Audio 1 - "Pembe yagua" (Museo del Hombre Dominicano, 2002)
Congos of Villa Mella: a non-ritual piece: "Pembe yagua." Soloist: Doña Vitalina.
The woman may also stretch a handkerchief between her hands, or, in Villa Mella, hold a sash, passed behind the waist by extended arms. In the second step, the man and perhaps the woman may raise a bent arm, leaning in the direction of the turn.
One hand on the hip and the other poised in the air could be considered a typical Congo pose in Haiti. In Villa Mella, the women's pattern of cutting in is particularly elegant, with the women turning around one another, then one rotating to the sidelines and the other to the center to face the man. Likewise in this area, the balancing step may include a subtle little jerk, by the woman only, as the feet alternate position.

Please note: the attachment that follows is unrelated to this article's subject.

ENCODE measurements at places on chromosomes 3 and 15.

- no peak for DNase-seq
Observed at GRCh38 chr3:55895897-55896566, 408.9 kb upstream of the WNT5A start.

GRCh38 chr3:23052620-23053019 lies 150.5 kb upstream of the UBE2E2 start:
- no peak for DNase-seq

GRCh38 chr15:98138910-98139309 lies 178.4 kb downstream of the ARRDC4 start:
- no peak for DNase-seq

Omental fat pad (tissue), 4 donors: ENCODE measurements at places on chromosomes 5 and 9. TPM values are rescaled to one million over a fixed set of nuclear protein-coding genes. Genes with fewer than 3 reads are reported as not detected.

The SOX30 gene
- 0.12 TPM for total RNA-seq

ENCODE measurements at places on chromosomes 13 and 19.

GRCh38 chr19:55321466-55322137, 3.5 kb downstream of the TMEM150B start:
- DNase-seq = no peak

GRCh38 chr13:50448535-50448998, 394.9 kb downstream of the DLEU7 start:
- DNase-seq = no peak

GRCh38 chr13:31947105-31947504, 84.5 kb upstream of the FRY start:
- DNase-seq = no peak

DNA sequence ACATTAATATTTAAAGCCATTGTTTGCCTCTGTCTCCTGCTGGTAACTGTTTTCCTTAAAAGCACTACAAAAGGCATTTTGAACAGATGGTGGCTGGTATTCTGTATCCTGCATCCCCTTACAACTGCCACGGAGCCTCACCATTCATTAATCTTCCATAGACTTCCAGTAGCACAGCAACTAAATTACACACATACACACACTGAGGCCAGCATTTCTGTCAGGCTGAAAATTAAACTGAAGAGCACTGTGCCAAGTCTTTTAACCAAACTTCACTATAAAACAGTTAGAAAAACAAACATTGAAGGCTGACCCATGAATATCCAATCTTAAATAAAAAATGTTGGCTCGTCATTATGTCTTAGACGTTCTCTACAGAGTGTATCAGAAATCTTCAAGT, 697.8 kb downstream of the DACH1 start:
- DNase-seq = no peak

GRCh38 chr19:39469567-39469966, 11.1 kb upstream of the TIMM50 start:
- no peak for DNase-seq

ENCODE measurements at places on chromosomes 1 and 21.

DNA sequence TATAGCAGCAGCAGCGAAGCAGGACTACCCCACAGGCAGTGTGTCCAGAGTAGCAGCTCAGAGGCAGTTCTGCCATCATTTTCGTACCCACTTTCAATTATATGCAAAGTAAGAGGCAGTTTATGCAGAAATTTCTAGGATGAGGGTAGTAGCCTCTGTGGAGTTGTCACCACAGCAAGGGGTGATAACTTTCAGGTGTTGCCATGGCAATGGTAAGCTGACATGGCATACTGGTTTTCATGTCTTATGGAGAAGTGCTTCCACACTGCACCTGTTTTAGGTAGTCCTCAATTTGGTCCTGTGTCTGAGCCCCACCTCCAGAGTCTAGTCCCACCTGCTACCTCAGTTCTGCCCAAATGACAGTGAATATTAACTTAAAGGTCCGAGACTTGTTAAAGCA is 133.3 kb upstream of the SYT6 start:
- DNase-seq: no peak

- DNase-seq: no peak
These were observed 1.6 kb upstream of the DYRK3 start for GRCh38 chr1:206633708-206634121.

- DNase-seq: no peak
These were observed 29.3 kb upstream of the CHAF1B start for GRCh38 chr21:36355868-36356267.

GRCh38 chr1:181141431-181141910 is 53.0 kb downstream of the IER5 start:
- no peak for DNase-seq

With regard to quality of movement, the drum dance is essentially a calm, serious dance, generally neither exhausting nor virtuostic. The most sedate dance is that of the congos of Villa Mella, as is the dance to the palo abajo and palo arriba rhythms of the larger enclave of the "Savannah of the Holy Spirit" in which Villa Mella forms an enclave. However, in contrast, the most virtuostic drum dance is the man's role in thesarandunga of the brotherhood of St. John the Baptist of Baní. There, the man changes his weight from foot to foot, leaning in one direction and then the other, with outstretched arms which encircle the woman. This is reminiscent of some Spanish and Canary-Island folk dances, such as the baile de tambor of the island of La Gomera. In the sarandunga, a red handkerchief may be twirled, mainly by the man, to further attract the woman, although occasionally a woman may use one as well.